In the first part of this work, we presented a computationally efficient method to study the laser-initiated dynamics from metallic nanotarget surfaces for a single active electron. The method was based on the direct solution of the one-dimensional Schrödinger equation represented on a finite-difference grid. We showed that by the diagonalization of the field-free Hamiltonian-matrix a set of (initial) eigenstates can be obtained at once at the start of our investigation. By considering the active electron initially on the Fermi-level we calculated the final wavefunction and ionization spectra resulting from the interaction with external (800 nm) laser fields of different durations and peak intensities, by covering the three intensity regimes: multiphoton, strong-field, and transition. It was shown that by increasing the incident field intensities and by entering more in the strong-field regime (with the Keldysh-parameter \(\gamma \le 1\)), a plateau of higher energy electrons started to appear in the calculated spectra (characterized by a traceable cutoff point, starting from which the highly energetic electrons start to disappear from the spectra). These are strong-field effects that results in a detectable amount of high energy electrons in the measurements that also encode information regarding the enhanced local fields in the close vicinity of plasmonic nanotargets. In the final part of the paper, we showed the applicability of a cutoff-law that was deduced for atomic potentials also for the case of photoemission taking place from plasmonic nanoobjects considering different field enhancement profiles (decay lengths). We showed that the referenced cutoff-law can be safely utilized for photoemission when the field-enhanced local fields have not so abrupt decrease (\(\delta \ge 50\)) in the near vicinity of the surface.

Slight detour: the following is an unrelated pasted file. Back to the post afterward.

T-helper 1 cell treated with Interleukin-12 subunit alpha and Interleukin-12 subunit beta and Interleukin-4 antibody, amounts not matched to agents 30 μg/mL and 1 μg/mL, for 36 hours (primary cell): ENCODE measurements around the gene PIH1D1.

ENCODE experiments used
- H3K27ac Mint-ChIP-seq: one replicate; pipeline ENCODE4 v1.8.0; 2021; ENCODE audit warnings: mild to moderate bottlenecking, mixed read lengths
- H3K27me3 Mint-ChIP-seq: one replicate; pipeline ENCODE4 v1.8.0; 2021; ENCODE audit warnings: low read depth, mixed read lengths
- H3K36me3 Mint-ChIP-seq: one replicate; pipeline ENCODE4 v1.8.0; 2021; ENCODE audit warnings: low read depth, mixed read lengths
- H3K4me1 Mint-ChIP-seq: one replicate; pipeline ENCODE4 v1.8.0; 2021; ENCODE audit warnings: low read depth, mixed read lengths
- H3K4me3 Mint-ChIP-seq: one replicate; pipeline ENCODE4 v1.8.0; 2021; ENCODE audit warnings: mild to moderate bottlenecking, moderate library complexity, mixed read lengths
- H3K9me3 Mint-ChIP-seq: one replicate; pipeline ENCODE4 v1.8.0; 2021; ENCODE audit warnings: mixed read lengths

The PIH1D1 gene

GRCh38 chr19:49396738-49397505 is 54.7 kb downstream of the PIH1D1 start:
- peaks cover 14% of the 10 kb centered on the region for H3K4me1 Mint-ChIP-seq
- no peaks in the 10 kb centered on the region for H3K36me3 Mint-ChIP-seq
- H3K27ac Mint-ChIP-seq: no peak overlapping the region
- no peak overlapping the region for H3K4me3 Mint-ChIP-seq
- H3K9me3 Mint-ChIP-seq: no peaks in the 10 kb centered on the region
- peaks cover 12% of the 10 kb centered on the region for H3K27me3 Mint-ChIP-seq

References